I should also mention that I risked life, and limb, getting in to most parts of this river. It was in dense bush, and I was usually standing in a very precarious position, holding the cameras out over the river to get the shots.

We’re in full meltdown mode up here now, so water is falling everywhere.

Canon Rebel

Canon Rebel

The still I took, with the Rebel, in that last video.

I’m working my way along this river, to the different falls along the way. Eventually, the river will come out to the main road, and there is a bigger waterfall there.

I’m not going to post all the stills that I took, so that I might be able to finish this post, before my space runs out.

I don’t think that I’ll ever get used to that jerky zoom.

Now I’m heading up to the bigger section of the waterfalls.

Lots of noise, and lots of water.

Actually, I think that the SX40 is holding up quite well, given that the Rebel is a higher class camera.

The last pair of videos.

So, that’s all the videos I’m going to post. I might try to post a few more pictures in the end here.

Canon Rebel

Canon Rebel

Canon SX40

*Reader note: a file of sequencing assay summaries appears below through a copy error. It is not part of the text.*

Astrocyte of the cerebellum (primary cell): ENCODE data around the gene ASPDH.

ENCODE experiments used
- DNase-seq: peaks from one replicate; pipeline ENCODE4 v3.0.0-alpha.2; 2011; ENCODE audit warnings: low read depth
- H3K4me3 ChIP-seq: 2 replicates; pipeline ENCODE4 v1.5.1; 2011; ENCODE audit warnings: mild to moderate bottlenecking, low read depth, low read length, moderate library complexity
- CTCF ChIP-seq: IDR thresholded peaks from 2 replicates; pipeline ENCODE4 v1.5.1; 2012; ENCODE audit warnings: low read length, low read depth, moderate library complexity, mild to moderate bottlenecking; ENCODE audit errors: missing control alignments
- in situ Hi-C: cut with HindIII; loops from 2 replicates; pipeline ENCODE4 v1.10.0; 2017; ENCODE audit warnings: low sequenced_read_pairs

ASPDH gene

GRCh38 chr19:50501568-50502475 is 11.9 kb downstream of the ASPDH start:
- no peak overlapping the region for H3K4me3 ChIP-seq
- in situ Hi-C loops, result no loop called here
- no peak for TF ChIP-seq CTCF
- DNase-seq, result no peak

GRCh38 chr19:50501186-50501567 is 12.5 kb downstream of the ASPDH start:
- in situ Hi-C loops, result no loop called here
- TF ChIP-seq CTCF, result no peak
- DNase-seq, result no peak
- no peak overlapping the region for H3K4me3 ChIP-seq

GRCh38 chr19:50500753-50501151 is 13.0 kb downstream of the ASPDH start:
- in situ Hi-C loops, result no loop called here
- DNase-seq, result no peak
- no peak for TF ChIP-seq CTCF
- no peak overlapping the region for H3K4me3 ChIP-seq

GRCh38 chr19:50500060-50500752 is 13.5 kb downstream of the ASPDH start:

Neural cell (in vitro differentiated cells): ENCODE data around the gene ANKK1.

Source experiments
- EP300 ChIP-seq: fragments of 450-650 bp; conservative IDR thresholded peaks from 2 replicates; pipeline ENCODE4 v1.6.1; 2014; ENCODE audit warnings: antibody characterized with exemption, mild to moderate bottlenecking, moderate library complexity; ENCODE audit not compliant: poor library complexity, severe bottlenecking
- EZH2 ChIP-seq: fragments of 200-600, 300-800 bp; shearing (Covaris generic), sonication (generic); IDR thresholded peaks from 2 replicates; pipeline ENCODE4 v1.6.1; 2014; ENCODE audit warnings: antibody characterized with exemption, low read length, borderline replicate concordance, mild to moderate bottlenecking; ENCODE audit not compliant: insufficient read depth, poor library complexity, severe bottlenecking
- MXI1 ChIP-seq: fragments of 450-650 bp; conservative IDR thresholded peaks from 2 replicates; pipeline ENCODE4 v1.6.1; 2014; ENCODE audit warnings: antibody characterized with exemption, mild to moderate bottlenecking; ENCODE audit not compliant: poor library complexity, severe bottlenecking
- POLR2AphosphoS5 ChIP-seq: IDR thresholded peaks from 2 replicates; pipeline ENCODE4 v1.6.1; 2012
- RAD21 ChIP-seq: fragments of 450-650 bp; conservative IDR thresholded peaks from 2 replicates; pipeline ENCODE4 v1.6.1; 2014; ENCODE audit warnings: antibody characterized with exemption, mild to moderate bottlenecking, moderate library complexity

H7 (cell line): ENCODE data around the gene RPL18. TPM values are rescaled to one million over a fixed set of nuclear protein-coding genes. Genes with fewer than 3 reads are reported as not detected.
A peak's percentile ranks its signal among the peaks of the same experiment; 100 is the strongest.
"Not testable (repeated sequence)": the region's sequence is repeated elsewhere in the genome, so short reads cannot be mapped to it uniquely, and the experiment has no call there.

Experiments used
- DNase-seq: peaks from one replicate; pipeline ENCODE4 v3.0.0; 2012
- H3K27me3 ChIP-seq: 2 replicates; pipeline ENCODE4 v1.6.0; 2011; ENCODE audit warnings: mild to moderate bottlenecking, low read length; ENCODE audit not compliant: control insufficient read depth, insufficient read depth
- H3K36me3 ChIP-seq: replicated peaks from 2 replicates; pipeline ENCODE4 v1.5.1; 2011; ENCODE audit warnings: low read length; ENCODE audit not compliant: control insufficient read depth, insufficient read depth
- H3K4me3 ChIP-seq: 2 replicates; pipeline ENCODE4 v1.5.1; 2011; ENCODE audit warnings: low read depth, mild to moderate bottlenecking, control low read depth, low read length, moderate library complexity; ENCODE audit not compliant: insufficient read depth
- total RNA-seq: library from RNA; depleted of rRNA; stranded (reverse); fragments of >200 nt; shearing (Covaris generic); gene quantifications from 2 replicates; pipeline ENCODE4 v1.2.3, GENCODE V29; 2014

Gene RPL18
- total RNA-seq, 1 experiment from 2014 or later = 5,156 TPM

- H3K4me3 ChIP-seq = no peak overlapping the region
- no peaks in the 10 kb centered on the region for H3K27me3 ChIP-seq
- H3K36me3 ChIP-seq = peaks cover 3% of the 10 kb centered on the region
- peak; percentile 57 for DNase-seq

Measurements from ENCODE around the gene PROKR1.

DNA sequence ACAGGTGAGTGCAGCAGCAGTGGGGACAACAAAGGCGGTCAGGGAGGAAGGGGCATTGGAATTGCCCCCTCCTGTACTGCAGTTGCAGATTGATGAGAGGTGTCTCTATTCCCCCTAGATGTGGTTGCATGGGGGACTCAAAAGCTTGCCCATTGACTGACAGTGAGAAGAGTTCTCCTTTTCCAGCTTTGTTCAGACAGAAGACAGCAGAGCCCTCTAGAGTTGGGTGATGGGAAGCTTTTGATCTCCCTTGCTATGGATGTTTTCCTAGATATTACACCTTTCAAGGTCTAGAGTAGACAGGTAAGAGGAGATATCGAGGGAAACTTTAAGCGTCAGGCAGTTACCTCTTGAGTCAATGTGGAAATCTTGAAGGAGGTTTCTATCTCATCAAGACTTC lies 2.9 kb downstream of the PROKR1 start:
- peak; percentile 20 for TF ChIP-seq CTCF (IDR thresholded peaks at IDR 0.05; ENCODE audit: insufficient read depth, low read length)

Canon SX40

Well, that’s it! I’ve just run out of space for more pictures. As I said, I will be purchasing more space soon, so no worries.

Anyway, as far as the comparison of these two cameras goes, the biggest surprise for me is how well the Canon SX40 held up against the Canon EOS Rebel T3i/600D. Again, I’m not saying that it’s a better camera, but it is possible that it’s a better camera for me.

However, I’m not going to make that decision yet. I need to take more pictures, and learn more about the Rebel. If it turns out that I don’t think it’s for me, I can always sell it for hundreds more than I bought it for. Although, flipping goods for money is not really my style. It makes me feel like a crook, and I’m not comfortable with that.

Anyway, like I said, I’m going to watch all those video tutorials about how to use, and get the best pictures from the Rebel. I know that it will take some time, but guess what? I’m retired!!